"We all believe that curling is a sport that America, once they really get into it, is going to fall in love with," Gersenson said. "I think that it's been a little underground now but has been gaining steam since being reintroduced into the Olympics. We still may be a little bit ahead of our time, but we believe it's coming in at some point."
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By Eleanor Klibanoff
The U.S. Supreme Court ruled Friday to overturn Roe v. Wade, eliminating the constitutional protection for abortion and allowing states to set their own laws regulating the procedure. This represents one of the most significant judicial reversals in a generation and is expected to have far-reaching consequences for all Texans.
Texas will ban all abortions from the moment of fertilization, starting 30 days after the ruling, with narrow exceptions only to save the life of a pregnant patient or prevent “substantial impairment of major bodily function.”
The law that will go into effect in 30 days criminalizes the person who performs the abortion, not the person who undergoes the procedure.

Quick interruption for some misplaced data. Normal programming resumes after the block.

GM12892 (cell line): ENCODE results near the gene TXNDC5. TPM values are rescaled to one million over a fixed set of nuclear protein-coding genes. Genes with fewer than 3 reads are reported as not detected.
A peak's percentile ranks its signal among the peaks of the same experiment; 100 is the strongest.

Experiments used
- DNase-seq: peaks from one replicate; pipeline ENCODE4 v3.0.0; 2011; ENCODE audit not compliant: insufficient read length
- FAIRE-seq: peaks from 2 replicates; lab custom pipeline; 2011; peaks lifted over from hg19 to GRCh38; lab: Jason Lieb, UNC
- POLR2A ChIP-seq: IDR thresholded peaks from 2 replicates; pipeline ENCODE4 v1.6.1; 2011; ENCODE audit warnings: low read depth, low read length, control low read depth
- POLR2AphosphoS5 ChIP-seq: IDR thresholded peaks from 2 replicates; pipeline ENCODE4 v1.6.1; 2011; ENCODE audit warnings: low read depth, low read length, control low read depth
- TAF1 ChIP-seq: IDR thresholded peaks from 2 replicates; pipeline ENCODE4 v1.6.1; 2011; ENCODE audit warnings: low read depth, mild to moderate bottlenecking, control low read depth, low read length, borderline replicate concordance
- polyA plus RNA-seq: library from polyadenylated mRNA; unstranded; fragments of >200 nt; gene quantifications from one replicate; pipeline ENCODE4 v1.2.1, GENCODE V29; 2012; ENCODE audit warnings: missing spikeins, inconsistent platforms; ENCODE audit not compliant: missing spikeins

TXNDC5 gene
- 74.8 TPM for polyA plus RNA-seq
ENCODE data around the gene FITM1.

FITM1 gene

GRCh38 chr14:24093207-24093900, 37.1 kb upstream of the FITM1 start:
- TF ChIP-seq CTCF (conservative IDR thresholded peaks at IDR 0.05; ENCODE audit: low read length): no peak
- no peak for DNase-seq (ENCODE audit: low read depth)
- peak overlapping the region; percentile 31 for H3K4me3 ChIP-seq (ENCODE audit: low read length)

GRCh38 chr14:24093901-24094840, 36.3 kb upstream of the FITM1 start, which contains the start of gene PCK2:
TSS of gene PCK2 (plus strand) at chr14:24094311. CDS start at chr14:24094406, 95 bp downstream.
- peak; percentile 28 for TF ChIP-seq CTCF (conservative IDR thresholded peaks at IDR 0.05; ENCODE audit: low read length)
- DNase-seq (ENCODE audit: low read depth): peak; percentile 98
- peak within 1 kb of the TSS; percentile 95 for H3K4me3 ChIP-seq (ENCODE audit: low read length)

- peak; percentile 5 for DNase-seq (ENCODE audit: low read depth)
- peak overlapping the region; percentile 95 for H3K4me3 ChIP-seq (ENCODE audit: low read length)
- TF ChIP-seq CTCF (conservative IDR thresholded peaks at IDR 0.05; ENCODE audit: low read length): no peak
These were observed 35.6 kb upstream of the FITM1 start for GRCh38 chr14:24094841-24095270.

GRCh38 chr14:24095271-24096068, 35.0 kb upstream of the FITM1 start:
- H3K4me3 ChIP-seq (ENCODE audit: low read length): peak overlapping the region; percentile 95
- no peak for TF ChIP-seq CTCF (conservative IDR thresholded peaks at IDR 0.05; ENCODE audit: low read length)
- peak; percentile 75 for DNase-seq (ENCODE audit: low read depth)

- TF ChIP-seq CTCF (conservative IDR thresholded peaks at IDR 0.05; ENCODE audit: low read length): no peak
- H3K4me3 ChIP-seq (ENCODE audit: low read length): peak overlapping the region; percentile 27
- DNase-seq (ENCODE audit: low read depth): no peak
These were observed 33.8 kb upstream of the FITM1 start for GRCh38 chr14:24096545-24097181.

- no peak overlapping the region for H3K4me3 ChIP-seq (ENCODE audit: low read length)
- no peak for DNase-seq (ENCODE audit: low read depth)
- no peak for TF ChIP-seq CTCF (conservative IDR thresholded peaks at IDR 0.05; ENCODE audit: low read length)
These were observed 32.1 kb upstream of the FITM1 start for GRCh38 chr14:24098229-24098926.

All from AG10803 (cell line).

This ruling will radically change the reproductive health care landscape in Texas and the entire nation, where more than half of all states are expected to essentially ban abortion in the coming months.
Most of Texas’ neighboring states are also expected to outlaw abortion as a result of this ruling, with one exception: New Mexico. As the sole outlier in the region, New Mexico is expected to become a haven for Texans seeking abortions. The state currently has no significant restrictions and no plans to limit access to the procedure.
Friday’s ruling represents a victory nearly five decades in the making for Texas’ anti-abortion advocates, who have played an outsized role in the national effort to overturn Roe v. Wade.